Queen Elizabeth II is being remembered in a myriad of ways after her death, and many of the memories are less than flattering.
Marginalized groups in particular have criticized the Queen’s participation within a colonial institution. But to what extent did Elizabeth II forward the colonial agenda, and how much did she try to right past wrongs?
It’s complicated, commentators from Indigenous and Black communities say. While the Queen’s mostly apolitical reign perhaps allowed her to distance herself from the institution’s colonial practices, several critics say it was a missed opportunity for the Queen to address the monarchy’s harms. And while it’s not clear what the future holds as King Charles III takes the throne, some community members aren’t holding their breath.
“The Queen has a long and complicated position as head of a colonial state,” said Crystal Gail Fraser, assistant professor of history and Native studies at the University of Alberta. “The Queen in her lifetime … was a part of policies that we now know as genocide.”
She pointed to Canada’s Indian Act, which set the stage for residential schools and criminalizing Indigenous cultural practices. In addition, the monarch served as partner to treaties the government signed with Indigenous communities, which Fraser said happened under inequitable circumstances. For instance, Indigenous communities in Edmonton were pressured to sign Treaty 6 at a time when they faced “extreme duress,” including starvation due to a diminishing buffalo population and widespread disease from settlers, Fraser said.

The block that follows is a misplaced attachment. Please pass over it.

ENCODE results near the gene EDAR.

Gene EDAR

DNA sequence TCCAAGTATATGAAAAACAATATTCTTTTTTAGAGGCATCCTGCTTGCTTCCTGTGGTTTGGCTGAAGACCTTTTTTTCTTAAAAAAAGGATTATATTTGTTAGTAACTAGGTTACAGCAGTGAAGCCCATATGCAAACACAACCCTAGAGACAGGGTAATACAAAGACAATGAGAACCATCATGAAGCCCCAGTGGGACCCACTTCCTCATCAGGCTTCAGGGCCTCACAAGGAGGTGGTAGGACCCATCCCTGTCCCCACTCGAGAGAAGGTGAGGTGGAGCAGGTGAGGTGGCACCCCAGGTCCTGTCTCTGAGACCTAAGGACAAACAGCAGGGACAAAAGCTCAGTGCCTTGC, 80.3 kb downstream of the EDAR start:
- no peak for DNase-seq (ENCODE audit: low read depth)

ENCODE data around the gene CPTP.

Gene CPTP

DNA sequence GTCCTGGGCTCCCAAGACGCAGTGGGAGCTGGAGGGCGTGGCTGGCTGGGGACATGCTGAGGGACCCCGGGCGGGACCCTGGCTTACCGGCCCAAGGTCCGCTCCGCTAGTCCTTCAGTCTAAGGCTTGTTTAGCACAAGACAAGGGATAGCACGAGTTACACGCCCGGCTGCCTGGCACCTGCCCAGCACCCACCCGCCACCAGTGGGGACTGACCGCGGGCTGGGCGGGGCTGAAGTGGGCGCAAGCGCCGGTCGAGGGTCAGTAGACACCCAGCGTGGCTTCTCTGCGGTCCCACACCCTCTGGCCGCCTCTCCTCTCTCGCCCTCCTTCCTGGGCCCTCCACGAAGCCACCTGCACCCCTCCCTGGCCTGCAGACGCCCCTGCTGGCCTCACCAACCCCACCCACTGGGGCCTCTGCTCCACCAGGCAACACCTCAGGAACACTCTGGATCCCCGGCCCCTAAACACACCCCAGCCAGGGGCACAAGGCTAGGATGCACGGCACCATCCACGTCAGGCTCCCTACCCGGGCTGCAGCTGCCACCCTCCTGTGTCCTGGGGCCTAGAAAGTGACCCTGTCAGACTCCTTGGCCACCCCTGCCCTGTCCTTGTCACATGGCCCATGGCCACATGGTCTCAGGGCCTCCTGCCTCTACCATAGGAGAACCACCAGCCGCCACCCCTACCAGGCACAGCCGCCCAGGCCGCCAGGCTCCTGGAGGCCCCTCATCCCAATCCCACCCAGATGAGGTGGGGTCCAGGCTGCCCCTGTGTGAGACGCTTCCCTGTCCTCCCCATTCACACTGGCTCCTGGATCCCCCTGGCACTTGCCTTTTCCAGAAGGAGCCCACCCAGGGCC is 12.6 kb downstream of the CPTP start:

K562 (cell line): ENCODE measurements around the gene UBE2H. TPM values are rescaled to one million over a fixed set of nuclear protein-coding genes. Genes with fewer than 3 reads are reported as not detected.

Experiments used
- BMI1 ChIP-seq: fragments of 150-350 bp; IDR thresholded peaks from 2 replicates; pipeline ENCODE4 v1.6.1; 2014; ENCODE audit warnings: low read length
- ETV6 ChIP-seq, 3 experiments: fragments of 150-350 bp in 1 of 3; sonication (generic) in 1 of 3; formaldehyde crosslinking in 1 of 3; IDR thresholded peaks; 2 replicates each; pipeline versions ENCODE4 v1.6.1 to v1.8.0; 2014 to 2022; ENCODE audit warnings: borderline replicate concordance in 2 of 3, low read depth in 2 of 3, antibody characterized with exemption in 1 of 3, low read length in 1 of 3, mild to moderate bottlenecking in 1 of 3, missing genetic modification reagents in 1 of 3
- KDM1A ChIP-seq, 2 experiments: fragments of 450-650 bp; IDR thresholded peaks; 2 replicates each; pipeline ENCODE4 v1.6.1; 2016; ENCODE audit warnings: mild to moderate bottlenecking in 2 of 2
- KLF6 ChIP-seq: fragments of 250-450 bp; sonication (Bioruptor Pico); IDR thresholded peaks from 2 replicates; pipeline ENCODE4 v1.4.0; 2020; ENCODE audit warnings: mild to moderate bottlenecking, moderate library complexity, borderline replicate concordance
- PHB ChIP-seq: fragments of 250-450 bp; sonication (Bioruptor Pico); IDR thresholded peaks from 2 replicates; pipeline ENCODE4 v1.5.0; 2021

“In fact, many of those treaty promises have not been honoured in the first place,” she said.
Many people will remember and respect the Queen’s efforts to stay out of politics, said Angela Mashford-Pringle, assistant professor at the University of Toronto’s Dalla Lana School of Public Health.
But that approach was also harmful, said the associate director at the Waakebiness-Bryce Institute for Indigenous Health. For example, the Queen’s representative signed the treaties with Indigenous communities, but didn’t enforce them, Mashford-Pringle said. As well, the Canadian government, and recently the Pope, made public apologies for residential schools, but the monarchy hasn’t.
“The fact that she wouldn’t speak up on certain issues was like the silent ‘Yes, go ahead,’ because she was trying to be apolitical,” said Mashford-Pringle, who’s also
Fraser extended respect and sympathies to the Royal Family for the death of the Queen. Despite the monarch’s complicated legacy, Indigenous communities have traditions and laws that encourage forgiveness and hospitality, she noted.
“This does not mean that we’ve stopped advocating for our rights and our sovereignty.”
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